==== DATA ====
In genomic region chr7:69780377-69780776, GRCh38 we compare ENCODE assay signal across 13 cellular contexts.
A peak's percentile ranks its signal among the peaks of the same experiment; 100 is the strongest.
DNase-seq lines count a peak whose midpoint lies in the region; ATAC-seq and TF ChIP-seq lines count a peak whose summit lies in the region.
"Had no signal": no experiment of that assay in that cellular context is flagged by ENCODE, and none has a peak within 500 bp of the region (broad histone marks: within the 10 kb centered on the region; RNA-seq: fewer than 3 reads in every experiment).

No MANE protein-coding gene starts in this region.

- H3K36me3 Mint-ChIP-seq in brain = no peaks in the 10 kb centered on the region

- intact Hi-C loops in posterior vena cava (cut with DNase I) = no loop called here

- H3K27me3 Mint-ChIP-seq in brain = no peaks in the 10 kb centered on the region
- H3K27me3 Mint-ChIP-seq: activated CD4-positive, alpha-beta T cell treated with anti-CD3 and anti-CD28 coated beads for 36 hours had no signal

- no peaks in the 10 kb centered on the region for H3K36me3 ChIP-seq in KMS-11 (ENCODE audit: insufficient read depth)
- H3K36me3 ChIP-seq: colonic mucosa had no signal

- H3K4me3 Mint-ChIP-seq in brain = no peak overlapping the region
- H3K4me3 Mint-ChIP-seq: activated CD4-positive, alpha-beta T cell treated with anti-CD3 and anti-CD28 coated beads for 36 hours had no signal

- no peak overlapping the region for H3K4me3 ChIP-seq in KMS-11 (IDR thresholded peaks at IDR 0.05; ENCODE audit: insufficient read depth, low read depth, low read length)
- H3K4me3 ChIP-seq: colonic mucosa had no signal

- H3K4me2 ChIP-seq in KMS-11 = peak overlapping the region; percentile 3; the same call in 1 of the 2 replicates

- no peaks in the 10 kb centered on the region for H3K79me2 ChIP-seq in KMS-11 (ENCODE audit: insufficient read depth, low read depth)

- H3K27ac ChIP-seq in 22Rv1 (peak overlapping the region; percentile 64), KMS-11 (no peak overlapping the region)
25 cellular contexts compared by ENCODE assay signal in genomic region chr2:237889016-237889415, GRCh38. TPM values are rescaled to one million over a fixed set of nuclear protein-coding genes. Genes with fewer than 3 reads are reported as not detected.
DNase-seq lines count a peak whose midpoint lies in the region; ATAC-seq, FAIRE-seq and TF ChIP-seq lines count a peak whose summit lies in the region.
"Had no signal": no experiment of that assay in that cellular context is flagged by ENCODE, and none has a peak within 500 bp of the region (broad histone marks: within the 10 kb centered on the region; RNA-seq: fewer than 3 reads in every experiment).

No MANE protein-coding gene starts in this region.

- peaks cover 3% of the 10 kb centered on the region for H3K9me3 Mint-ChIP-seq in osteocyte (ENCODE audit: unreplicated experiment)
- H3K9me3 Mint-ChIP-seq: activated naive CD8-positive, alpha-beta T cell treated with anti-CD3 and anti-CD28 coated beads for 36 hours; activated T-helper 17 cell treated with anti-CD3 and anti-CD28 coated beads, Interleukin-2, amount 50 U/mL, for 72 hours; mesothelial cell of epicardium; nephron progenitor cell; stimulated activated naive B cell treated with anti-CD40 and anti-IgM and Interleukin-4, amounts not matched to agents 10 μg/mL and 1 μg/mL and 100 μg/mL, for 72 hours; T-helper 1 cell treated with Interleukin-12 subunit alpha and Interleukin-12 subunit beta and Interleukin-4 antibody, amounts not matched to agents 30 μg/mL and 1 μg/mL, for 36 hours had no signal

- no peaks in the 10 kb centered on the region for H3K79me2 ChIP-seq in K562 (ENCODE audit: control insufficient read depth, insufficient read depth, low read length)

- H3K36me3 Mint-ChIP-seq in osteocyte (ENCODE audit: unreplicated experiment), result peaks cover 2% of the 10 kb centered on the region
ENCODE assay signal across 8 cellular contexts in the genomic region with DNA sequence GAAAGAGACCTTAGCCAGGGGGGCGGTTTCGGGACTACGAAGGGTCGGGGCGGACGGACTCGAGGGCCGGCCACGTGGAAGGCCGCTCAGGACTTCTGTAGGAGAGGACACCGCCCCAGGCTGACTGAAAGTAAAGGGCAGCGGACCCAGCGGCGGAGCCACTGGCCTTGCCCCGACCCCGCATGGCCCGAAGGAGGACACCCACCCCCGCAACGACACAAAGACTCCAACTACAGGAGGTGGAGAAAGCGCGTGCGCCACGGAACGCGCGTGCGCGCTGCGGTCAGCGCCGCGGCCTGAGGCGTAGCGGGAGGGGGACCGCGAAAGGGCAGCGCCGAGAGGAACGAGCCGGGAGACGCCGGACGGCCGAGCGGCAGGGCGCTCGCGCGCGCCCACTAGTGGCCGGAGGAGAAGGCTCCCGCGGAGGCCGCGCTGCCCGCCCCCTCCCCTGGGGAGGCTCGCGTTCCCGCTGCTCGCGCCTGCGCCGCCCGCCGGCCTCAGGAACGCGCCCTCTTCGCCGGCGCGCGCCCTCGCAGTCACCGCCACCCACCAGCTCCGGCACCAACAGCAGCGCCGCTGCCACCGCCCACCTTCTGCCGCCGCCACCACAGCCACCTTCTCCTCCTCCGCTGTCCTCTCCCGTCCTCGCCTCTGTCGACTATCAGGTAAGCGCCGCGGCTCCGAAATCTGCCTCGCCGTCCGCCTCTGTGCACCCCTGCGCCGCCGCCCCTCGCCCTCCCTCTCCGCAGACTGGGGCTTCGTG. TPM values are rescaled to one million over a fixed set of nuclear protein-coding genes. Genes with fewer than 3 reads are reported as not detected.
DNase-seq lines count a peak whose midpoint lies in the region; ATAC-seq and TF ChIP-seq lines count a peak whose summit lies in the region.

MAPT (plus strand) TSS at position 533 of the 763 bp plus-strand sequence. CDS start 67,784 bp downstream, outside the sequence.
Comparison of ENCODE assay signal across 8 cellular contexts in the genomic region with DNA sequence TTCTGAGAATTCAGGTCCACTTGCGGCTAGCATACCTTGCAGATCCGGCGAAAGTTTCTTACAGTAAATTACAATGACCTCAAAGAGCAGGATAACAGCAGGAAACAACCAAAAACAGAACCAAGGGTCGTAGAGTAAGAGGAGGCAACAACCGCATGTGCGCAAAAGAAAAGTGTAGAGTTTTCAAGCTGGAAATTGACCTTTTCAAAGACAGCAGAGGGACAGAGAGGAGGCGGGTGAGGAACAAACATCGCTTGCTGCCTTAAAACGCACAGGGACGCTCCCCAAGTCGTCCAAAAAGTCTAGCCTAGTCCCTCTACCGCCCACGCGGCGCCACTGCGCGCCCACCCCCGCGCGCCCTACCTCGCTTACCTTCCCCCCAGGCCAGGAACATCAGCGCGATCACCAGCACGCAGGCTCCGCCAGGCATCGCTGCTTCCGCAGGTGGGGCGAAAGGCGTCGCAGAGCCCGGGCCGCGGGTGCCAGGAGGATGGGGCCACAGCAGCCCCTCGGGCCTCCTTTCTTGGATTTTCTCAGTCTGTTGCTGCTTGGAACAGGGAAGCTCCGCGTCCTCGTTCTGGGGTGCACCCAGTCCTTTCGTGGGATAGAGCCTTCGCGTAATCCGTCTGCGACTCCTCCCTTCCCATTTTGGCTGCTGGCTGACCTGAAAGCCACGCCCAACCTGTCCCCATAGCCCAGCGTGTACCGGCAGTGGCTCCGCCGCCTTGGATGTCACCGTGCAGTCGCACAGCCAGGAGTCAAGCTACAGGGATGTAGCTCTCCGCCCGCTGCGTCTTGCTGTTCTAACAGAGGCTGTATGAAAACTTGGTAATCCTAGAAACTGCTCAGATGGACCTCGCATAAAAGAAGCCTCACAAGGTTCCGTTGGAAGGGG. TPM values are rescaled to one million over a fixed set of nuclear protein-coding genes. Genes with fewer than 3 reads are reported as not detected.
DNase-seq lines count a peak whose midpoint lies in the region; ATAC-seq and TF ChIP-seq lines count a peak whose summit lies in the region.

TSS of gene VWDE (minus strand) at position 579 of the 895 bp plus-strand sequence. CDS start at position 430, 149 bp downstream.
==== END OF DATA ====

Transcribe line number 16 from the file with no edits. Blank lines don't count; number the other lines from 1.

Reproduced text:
- H3K4me2 ChIP-seq in KMS-11 = peak overlapping the region; percentile 3; the same call in 1 of the 2 replicates